All About Pashmina

What is Pashmina?

Pashmina is the name given to the wool derived from the neck and under-belly of the ‘Capra Hircus’ goat that thrives in the Himalayas at altitudes above 12,000 feet. At this altitude, the natural cashmere fibres are extremely fine (between 10-14 microns in diameter, or 6-8 times thinner than a human hair) which gives Pashmina garments an incredible warmth-to-weight ratio. Pashminas have been worn by the world’s elite for centuries.

1. Fibre Quality

We have all seen shops and street traders advertising ‘pashmina’ at ridiculously low prices. If a pashmina is being sold for a price that sounds too good to be true, then it usually is! The name 'pashmina' can be used by traders to advertise synthetic scarves that are made of plastic, rather than scarves that are made with sustainable, natural cashmere.

Even when the fibre is natural, there are still variations in quality depending on the supply chain and the region from which the pashmina wool was farmed. Our supplier in Nepal sources the finest quality pashmina. A good quality pashmina will be much lighter and softer to the touch than a poor quality pashmina.

2. Hand-made or machine-made garments?

A lot of the pashmina products that you see advertised on the internet will be machine-made rather than hand-made. The products made by machine will have a very unnatural, precise straight edge. If the threads of the garment are separated, a hand-woven garment will reshape so that no hole is visible, whereas a machine-made garment will not. Hand-woven garments tend to be of better quality and are made with the care and expertise that is indicative of Nepalese craftsmen.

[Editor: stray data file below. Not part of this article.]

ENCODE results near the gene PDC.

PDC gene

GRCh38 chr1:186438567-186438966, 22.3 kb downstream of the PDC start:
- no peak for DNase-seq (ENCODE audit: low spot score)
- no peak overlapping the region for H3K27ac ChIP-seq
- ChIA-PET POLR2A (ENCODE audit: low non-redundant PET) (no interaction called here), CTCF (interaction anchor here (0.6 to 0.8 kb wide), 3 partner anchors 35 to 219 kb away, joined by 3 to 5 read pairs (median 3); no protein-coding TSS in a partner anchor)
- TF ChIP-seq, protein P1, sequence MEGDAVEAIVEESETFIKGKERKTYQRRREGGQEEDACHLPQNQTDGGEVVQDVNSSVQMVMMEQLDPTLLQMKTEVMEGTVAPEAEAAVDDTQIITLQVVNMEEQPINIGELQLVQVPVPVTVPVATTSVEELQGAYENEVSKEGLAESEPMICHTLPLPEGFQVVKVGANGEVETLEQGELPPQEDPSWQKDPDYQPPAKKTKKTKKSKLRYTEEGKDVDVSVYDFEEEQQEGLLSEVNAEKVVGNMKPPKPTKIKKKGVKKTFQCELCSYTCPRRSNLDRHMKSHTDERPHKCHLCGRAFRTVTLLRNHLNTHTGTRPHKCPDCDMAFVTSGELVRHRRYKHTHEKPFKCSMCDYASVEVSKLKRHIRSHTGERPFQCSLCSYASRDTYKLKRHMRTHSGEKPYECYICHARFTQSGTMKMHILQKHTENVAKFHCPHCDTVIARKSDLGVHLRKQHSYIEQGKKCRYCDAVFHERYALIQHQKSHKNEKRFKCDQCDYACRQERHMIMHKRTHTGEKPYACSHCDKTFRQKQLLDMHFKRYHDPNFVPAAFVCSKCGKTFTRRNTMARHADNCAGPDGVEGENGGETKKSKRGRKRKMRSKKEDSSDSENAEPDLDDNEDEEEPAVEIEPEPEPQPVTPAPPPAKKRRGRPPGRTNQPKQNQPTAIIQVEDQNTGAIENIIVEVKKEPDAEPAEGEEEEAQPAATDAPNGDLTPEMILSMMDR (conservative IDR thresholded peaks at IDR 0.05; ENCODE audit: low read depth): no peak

3. Fabric Blend

This is one of the main factors that determine the difference in cost between the various pashmina products that are available. Probably the most popular and best-selling pashminas are actually a mixture of 30% silk and 70% pashmina. This is the fabric blend that is used for our Classic, Cut-Fringe, Shaded and Reversible pashminas. The garment is woven with the fine silk threads running along the lengthwise 'warp' yarns and the pashmina wool is woven across the transverse 'weft' yarns of the garment. The silk adds a sheen and weight to the garment that some people prefer and the material retains the exquisitely soft warmth and elegance associated with pashmina.  The purest pashmina is made from 100% cashmere wool. Pure cashmere is extremely expensive and wholesale prices have risen considerably over the last 20 years. As such, most online retailers use a blend of cashmere and merino wool, which retains the weightless warmth and exquisite softness of the cashmere, but at a price that is affordable.

Our pashminas contain a blend of 30% cashmere and 70% merino wool, which is sourced by our supplier in Nepal and hand woven into the delightful pashminas that are available on our website. Pure 100% cashmere pashmina would cost many multiples of the prices that we charge on our website. Unless the item has a designer name, a pure 100% cashmere pashmina scarf would cost several hundred pounds, which is something to consider when comparing items available from online retailers. We source the highest quality pashminas that are available at affordable prices.

4. Silk Grade

The silk grade used in the 70/30 Pashmina can be either 140 or 210. We use the premiere grade, 210, in all of our 70/30 Pashmina garments. Some manufacturers are trying to cut costs by using 140-grade silk – another aspect to think about when comparing costs.

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